Presented in 1972, the AP Royal Oak was met as a polarizing and very controversial watch for the time. Despite all the uncertainty of the industry regarding the design of the watch, it helped launch the trend towards luxury sports watches which became such an important part of the watch market.

At the time of writing this market, It’s been on the market for 50 years, but still, there are many things that are unknown to the average watch enthusiast. Here are some things you probably didn’t know, but are very interesting to know!

It was almost named “Safari”

Before the launch, inside Audemars Piguet company, the Royal Oak prototype was internally called “Safari” because of its sportiness and adventure-seeking spirit that resembles desert exploration, however, it didn’t stick to this name.

30 years later, the Royal Oak “Safari” was released

Even though the name Safari didn’t stick for the whole collection, an individual model was nicknamed Safari, super-sized version of the original Royal Oak Offshore Chronograph.

The bezel screws were inspired by vintage diving helmets

Gerald Genta took the inspiration for the bezel screws from a vintage scuba diving helmet. He thought to himself, If the screws holding the faceplate were strong enough to ensure a watertight seal on the helmet, surely they must be capable of doing the same for a watch.

Bezel screws of the Royal Oak are made of white gold

Because they are too small to be rhodium-plated, they can look yellow from certain angles, however, it’s white gold that goes through the case and holds the watch together. The screws are stainless steel on the Offshore models.

The prototypes were also white gold, solid white gold

Although it was manufactured in Stainless Steel for its whole history, it started in white gold. While it’s general knowledge that gold is more expensive than steel, however, it’s easier to work with, and at its debut at the 1972 Basel trade show, AP still didn’t perfect the crafting of the Stainless Steel cases and parts, and they went with the metal in which they were most skilled in, white gold.

Gerald Genta designed the prototype in one day

That’s right, even though the design is called timeless, it was drawn by young Gerald Genta in less than 24 hours. It probably would not been accepted from an anonymous watch stylist, but Gerald Genta already made his name in companies like Universal Genève and Omega.

It’s named after a Royal Oak tree

The origin of the name Royal Oak has two versions, and probably both of them are true. One of them is that the name comes from the tree whose branches King Charles II of England had hidden behind to escape the Roundheads following the Battle of Worcester in 1651.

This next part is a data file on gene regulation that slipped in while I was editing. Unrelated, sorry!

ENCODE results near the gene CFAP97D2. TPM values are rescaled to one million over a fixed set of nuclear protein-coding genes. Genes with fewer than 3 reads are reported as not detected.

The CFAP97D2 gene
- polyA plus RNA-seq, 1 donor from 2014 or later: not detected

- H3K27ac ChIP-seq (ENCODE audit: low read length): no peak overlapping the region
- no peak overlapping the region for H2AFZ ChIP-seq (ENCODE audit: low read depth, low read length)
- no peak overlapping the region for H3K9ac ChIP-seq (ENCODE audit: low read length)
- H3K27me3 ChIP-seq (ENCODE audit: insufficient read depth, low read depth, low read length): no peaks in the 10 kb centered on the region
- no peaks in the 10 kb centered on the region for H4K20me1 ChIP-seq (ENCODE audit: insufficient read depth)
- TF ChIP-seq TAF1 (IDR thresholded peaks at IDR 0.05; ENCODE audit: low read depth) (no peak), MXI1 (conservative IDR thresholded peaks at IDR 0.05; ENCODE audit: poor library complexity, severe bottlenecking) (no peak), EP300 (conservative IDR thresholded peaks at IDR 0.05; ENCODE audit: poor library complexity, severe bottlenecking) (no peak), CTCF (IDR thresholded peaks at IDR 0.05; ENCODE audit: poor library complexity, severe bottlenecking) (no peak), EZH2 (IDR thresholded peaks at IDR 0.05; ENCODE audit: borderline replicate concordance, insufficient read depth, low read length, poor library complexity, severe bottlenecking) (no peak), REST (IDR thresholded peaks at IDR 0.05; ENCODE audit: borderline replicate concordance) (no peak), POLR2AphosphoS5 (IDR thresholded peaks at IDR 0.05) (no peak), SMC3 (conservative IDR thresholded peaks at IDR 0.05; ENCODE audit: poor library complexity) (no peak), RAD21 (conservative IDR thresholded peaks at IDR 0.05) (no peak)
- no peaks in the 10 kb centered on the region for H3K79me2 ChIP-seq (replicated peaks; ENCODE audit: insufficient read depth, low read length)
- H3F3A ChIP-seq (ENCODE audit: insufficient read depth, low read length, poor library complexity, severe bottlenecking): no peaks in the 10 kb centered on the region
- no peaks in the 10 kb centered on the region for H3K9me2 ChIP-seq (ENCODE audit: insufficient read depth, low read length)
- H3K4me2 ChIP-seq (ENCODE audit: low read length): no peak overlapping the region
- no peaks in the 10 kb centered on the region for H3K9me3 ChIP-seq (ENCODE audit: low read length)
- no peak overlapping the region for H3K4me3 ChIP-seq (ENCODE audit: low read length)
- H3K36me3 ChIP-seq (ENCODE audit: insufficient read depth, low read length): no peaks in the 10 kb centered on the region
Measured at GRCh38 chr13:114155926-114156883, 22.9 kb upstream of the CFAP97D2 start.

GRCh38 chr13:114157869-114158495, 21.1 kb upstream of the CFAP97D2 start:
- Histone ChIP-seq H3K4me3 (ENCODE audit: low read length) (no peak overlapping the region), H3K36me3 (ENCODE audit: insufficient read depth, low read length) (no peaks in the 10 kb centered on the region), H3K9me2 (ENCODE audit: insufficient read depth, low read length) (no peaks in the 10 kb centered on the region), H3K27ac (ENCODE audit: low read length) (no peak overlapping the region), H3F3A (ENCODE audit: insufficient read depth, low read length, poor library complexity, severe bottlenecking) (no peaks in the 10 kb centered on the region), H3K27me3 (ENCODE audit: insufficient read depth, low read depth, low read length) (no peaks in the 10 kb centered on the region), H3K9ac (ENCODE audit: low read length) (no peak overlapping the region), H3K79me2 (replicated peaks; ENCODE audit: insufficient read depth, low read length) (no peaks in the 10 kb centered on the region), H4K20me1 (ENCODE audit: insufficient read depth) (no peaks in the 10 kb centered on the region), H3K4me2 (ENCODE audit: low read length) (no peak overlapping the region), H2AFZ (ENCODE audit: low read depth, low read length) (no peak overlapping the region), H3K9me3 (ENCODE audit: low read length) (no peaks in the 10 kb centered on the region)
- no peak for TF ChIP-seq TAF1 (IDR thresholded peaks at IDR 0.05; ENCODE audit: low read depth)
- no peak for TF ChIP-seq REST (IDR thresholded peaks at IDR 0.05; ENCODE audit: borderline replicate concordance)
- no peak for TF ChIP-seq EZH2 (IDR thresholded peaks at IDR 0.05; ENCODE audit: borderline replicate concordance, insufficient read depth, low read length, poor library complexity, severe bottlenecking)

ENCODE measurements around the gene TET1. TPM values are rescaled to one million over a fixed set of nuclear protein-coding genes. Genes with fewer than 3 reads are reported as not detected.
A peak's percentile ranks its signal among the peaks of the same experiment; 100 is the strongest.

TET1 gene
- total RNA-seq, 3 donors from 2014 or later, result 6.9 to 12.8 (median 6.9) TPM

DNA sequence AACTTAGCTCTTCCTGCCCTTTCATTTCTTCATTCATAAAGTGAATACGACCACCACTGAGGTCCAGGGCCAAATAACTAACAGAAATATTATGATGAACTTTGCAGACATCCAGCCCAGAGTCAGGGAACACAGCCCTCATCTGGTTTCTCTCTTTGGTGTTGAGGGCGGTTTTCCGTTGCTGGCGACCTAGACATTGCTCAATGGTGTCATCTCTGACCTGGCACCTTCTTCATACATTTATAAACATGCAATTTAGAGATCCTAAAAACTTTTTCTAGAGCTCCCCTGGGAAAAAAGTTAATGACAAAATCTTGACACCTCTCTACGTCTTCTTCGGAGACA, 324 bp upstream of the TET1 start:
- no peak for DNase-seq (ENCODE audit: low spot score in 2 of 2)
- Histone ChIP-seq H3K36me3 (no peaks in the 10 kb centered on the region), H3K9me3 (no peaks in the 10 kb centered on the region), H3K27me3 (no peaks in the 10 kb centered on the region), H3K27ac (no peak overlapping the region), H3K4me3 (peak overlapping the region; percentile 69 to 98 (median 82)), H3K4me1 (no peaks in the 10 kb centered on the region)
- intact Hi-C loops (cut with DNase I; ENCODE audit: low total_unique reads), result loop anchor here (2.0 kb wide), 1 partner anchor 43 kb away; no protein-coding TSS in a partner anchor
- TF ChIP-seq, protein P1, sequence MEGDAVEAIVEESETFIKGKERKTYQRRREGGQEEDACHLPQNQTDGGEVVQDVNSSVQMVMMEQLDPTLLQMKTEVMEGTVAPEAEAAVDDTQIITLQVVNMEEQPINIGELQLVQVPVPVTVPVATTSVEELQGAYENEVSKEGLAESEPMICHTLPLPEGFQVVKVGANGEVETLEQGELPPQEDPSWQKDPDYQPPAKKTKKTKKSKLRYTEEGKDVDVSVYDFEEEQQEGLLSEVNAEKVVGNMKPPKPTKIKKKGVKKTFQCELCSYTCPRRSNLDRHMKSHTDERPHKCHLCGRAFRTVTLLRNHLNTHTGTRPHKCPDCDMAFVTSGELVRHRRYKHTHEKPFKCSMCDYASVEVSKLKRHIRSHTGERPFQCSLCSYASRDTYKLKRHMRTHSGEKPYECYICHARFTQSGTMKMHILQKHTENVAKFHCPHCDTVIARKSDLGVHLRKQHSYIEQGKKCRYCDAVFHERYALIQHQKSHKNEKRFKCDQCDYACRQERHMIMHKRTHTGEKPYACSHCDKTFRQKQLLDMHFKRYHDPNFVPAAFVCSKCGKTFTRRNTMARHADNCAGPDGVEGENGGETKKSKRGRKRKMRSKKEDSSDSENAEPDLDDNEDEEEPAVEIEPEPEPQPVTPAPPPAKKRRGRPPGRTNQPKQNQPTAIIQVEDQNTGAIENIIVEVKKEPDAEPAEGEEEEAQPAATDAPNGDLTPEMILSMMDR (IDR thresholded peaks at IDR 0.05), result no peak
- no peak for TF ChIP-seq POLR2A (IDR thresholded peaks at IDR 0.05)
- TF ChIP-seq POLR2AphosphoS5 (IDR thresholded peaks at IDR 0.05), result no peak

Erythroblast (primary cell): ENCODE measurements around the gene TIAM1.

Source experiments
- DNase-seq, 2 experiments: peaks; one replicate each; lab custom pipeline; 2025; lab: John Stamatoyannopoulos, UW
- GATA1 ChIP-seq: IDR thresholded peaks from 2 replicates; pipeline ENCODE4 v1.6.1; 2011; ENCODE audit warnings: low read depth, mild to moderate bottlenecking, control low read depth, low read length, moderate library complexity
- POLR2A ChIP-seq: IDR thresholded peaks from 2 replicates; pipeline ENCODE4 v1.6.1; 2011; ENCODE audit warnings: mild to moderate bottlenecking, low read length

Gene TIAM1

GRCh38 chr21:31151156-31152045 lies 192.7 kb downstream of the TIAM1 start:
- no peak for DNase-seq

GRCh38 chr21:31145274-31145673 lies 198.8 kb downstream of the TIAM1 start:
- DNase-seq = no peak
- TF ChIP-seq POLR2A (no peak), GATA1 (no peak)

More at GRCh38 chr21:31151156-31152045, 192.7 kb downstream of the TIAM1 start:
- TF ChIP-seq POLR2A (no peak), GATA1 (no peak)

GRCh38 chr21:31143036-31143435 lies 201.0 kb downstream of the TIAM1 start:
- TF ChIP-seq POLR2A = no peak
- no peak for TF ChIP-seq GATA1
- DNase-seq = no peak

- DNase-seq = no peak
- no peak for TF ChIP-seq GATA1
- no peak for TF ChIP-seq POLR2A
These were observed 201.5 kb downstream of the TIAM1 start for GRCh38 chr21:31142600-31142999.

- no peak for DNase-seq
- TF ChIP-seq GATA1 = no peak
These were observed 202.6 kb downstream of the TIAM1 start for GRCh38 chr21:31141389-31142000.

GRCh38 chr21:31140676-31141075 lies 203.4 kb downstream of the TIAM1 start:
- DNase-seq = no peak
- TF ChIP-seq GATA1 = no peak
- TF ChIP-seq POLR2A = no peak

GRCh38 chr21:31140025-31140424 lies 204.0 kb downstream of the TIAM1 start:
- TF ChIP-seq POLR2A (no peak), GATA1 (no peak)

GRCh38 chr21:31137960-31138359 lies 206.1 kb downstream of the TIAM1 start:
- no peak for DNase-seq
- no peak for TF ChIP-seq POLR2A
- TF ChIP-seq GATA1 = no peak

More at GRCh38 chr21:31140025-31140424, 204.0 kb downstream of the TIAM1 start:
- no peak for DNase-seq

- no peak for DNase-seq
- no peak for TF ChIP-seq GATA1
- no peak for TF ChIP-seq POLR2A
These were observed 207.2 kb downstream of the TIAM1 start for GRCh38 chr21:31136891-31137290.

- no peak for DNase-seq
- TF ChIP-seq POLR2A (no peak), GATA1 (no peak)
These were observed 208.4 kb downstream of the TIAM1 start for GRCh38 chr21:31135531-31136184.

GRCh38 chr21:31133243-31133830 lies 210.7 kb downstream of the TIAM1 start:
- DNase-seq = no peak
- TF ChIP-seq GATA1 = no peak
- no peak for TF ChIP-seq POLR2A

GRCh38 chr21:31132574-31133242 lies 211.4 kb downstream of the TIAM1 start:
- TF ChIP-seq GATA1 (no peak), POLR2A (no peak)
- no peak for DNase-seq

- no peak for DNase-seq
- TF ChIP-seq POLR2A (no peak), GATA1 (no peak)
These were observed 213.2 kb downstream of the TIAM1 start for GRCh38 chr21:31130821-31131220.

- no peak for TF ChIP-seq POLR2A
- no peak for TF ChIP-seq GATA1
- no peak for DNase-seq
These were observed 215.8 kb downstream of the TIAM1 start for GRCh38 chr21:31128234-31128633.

The second version is that it’s named after eight British naval warships christened “Royal Oak.

AP Royal Oak started a new watch class

In 1972, sports watches were not luxurious. Back then, when watches were a necessity, not an accessory because cell phones and digital watches were decades away. Watches were meant to be practical and durable, to be able to withstand daily use and abuse.

The Royal Oak took the risk to become a luxurious watch with a superlative level of finishing, previously seen only in dress watches. The water resistance meant that it was designed to be used for a different type of activities, even jet skiing or any other adventurous hobby one can have.

It was expected to fail, and drag AP as a company to the bottom

Besides the risk Audemars Piguet took with the design and ideology of the watch at the time, it was launched in the quartz crisis era of the watchmaking industry. It had a price tag of $3,600, which was around 10 times more than a Rolex Submariner for example, and the first three years, AP only sold 1000 pieces.

The first customer was a royalty

As the name suggests, AP Royal Oak carries blue blood in its veins, no surprise the first customer was the Shah of Iran, a man known for his weakness towards cars and women.

White gold for the Shah of Iran

Even though the Royal Oak was manufactured only in stainless steel, the Shah of Iran was not ready to accept any Royal Oak. He wanted exclusivity, so Audemars Piguet obliged with a custom watch designed just for him, in white gold.

Its original nickname is “Jumbo”

Jumbo is a term used in the watch industry for watches made too big for their time, and even though now an Audemars Piguet Royal Oak might seem sleek, for 1972 it was bigger than the average watches on the market.

You can still buy the original Royal Oak “Jumbo.”

It’s rare that watch manufacturers will still offer a 50-year-old model. Not AP though. Walk into an Audemars Piguet boutique to find the modern 15202 watches. Occasionally, the original 5402 from ‘72 can be found at auction or by dealers.

Most are still made on 100-year-old machines.

Their unique dial “tapisserie” pattern that is found on the Royal Oak and Royal Oak Offshore are created by hours of dedicated labor that begins with a 100-year-old rose-engine, a pantograph-type machine, where a guide runs over an enlarged version of the dial and carves out a similar pattern on the actual dial. This process is called guilloche.

Even the high-tech Royal Oak Offshore Forged Carbon Diver, which features an uber-strong carbon fiber case, scratch-proof ceramic bezel, and titanium caseback, still relies on old-fashioned methods to achieve its trademark dial finish.  

AP Royal Oak movement is the thinnest automatic movement in the world, until today

Presented in 1967, the caliber 2120 is just under 2.5 millimeters thick and was indeed the thinnest automatic movement the world had ever seen with a central rotor. Subsequently, other manufacturers did produce a thinner mechanism, however without the full-sized rotor to maintain power reserve. 2120 is considered the world’s finest mechanical watch ever produced!

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